In addition to the aggressive pace of repurchases completed during the quarter, the company's Board of Directors authorized an additional $1 billion in share repurchases, bringing our total repurchase authorization to $2 billion. This is a great outcome and clear evidence of TRW's commitment to maximizing shareholder returns over time. I'll expand on our capital structure in a few minutes.

First, let me review the third quarter results with you in a bit more detail. For the quarter, we reported sales of $4.2 billion, an increase of $247 million compared to the same period a year ago. Currency translation benefited sales by approximately $76 million during the quarter, as the euro to dollar exchange rate averaged 1.32 this quarter compared with 1.25 last year. Excluding the effects of currency, sales increased about 4% compared with the previous year, with increases in each of our major geographic markets. As mentioned earlier, Europe's vehicle production in the quarter was stable, allowing us to perform well in this region during Q3.

For the quarter, we had an operating profit of $289 million compared to $262 million in the 2012 period. Excluding restructuring charges of $5 million this year and $3 million in last year's third quarter, the year-on-year increase in profit of $29 million was primarily driven by the associated profit from the higher level of sales, partially offset by approximately $10 million in planned cost increases to support our future growth. Currency in the quarter was a slight negative at the profit level, despite contributing to sales, as a result of differing geographical currency movements in the quarter.

Moving down the income statement, interest expense totaled $33 million, slightly higher compared with last year's level of $26 million. The higher level of interest reflects the negative carry of our first quarter bond issuance in anticipation of sizable debt maturities within the next 5 months. Finally, tax expense was $62 million in the current quarter compared with $68 million last year. Both the 2013 and 2012 periods included tax benefits relating to special items, totaling $15 million and $10 million, respectively. Excluding these tax benefits, the overall effective tax rate was approximately 28% for the third quarter of 2013. For the quarter, our diluted share count averaged 124.2 million shares, which is 5.1 million lower than last year, reflecting our share repurchase programs. At the bottom line, we posted GAAP net earnings of $1.60 per diluted share compared with $1.28 in the prior year. However, excluding the special items I've discussed from both periods, earnings were $1.52 per share this year, up 23% compared with last year's third quarter earnings of $1.24, which highlights the very strong quarter that we had. In terms of EBITDA for the quarter, we had $403 million, excluding special items compared with $361 million in the prior year, measured on the same basis.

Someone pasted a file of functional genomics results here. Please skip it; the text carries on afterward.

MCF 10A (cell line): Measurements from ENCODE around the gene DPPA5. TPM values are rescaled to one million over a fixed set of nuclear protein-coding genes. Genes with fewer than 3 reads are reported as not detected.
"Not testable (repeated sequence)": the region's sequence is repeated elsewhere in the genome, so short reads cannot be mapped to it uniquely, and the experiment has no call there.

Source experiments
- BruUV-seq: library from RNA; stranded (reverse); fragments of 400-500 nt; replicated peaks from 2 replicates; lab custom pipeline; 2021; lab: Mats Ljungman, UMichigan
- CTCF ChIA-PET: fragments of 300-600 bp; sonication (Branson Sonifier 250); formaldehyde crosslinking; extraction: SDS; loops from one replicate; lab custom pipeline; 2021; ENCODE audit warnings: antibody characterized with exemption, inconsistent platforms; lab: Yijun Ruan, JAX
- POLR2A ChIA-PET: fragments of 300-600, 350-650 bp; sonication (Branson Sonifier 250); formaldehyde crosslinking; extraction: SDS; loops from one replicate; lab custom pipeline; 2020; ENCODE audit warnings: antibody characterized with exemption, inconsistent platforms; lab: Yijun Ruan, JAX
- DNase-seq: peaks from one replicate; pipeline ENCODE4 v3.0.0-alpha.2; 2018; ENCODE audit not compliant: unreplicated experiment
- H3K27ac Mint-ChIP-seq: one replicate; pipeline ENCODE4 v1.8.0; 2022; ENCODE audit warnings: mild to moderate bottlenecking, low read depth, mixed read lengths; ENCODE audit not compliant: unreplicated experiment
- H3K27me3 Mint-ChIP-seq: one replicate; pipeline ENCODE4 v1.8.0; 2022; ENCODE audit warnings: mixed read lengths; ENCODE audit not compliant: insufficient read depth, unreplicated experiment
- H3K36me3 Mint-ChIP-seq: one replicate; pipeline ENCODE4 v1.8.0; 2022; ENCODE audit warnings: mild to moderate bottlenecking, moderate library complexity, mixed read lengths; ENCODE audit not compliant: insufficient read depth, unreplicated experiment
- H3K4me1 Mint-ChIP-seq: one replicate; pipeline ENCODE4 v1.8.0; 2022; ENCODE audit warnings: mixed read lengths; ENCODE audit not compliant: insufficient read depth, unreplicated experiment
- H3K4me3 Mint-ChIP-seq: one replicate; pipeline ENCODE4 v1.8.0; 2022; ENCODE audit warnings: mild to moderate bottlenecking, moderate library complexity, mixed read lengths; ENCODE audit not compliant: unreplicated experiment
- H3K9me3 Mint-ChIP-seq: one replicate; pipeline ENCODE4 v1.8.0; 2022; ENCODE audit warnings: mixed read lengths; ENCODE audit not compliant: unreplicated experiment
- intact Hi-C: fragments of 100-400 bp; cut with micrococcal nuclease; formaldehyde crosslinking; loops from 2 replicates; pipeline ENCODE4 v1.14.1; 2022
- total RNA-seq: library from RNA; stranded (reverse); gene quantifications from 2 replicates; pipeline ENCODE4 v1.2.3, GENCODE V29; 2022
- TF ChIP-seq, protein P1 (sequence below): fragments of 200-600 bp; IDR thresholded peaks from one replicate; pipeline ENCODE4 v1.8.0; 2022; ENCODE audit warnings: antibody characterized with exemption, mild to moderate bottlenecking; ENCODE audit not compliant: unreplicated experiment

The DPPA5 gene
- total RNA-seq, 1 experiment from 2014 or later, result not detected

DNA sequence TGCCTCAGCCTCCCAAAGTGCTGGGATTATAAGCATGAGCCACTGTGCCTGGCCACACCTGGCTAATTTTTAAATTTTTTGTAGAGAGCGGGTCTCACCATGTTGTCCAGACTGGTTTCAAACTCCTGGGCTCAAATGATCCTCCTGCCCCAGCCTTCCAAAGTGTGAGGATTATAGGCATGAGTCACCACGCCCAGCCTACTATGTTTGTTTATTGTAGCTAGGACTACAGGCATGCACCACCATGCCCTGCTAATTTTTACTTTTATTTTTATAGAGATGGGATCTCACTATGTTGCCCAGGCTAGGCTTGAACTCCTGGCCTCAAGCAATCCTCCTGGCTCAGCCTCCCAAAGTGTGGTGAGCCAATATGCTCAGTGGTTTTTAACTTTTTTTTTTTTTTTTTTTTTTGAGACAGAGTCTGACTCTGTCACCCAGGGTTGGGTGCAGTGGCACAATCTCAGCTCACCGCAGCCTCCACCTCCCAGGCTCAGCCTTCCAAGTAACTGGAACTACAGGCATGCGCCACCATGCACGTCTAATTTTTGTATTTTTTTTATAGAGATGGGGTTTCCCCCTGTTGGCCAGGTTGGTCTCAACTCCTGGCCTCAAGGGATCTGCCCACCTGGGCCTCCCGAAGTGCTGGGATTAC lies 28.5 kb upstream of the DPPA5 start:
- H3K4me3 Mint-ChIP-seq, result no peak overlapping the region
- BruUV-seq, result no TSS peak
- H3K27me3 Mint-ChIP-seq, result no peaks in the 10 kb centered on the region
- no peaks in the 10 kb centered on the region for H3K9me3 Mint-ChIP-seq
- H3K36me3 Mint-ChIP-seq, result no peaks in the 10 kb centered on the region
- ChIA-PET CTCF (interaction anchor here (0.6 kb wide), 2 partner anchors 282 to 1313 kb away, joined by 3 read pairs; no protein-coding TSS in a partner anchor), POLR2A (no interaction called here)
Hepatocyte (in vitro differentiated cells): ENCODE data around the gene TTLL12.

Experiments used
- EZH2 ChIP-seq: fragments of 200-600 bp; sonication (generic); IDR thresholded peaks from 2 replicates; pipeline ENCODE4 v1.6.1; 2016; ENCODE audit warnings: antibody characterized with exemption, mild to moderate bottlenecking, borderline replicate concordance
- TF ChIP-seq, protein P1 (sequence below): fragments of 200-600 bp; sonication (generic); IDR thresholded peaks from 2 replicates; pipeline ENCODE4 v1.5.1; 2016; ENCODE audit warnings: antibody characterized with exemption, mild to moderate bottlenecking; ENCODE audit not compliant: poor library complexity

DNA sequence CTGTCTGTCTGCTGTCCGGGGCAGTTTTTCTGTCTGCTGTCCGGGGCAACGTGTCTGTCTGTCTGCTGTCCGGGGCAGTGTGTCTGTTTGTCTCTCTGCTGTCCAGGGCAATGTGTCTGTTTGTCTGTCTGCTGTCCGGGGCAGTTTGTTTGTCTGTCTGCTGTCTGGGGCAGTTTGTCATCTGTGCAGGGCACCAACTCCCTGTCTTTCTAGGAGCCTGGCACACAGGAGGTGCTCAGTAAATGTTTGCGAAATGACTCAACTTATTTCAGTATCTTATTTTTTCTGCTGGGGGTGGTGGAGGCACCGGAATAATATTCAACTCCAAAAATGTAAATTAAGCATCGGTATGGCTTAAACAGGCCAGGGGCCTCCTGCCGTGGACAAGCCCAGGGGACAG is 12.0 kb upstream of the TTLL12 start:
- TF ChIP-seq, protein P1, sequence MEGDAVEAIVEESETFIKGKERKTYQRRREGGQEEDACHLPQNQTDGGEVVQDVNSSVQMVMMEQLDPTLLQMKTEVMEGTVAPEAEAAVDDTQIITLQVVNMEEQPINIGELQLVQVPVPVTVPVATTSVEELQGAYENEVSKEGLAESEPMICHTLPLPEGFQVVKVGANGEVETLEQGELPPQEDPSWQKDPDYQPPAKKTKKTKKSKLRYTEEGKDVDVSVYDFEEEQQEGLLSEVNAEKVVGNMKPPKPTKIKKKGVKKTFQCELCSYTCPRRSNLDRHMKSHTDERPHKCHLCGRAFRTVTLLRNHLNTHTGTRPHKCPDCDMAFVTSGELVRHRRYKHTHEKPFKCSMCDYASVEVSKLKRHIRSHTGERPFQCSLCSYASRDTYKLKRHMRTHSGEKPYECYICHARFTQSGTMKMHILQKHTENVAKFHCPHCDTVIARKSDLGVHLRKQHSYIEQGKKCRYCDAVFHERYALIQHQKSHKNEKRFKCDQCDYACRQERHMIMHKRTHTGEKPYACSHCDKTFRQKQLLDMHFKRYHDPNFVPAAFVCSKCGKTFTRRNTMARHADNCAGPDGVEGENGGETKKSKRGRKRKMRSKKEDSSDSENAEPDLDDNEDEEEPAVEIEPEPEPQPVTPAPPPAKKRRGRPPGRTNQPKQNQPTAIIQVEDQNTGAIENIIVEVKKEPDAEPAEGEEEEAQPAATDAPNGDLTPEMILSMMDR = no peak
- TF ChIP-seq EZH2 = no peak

Moving onto a group brief review of our results for the first 9 months of the year, we reported sales of $12.9 billion, which is an increase of $527 million compared to the previous year. Increased vehicle production in North America and China, combined with continued growth resulting from increased demand for TRW's safety technologies, more than offset production declines in Europe, our largest market. Excluding restructuring charges, our operating income for the first 9 months of 2013 was $970 million compared with $937 million last year. Essentially, the profit pull-through from the higher level of sales was partially offset by several factors, including planned increases in cost to support future growth.

Below operating income, interest expense totaled $97 million compared to $82 million last year. In the current and prior year 9-month periods, we incurred losses of $5 million and $6 million, respectively, on retirement of debt. Tax expense for 2013 was $221 million on a GAAP basis and $248 million, excluding the tax effect of the special items mentioned earlier, resulting in an effective tax rate of about 28%. For the first 9 months of 2013, our diluted share count averaged 125.6 million shares, which is 4.4 million lower than last year, again, reflecting our share repurchase programs. At the bottom line, we reported GAAP net earnings of $4.88 per diluted share compared with $4.58 last year. Excluding the special items, primarily restructuring charges, earnings were $5.05 for the 9-month period this year, an increase of over 10% compared with last year's net earnings of $4.58. And finally, in terms of EBITDA, we had $1,291,000,000, a solid result considering the difficult industry conditions experienced in our largest market and our planned increases in cost to support our future.

Let me shift now to our cash flow and capital structure. For the quarter, operating cash flow was $147 million, very similar to the prior year level of $156 million. Capital expenditures for the current quarter were $140 million compared with $125 million last year. Free cash flow, which I'm defining as operating cash flow less capital expenditures, was $7 million this quarter compared with $31 million last year. And for the 9-month period, we had free cash outflow of $171 million compared with an outflow of $80 million in 2012.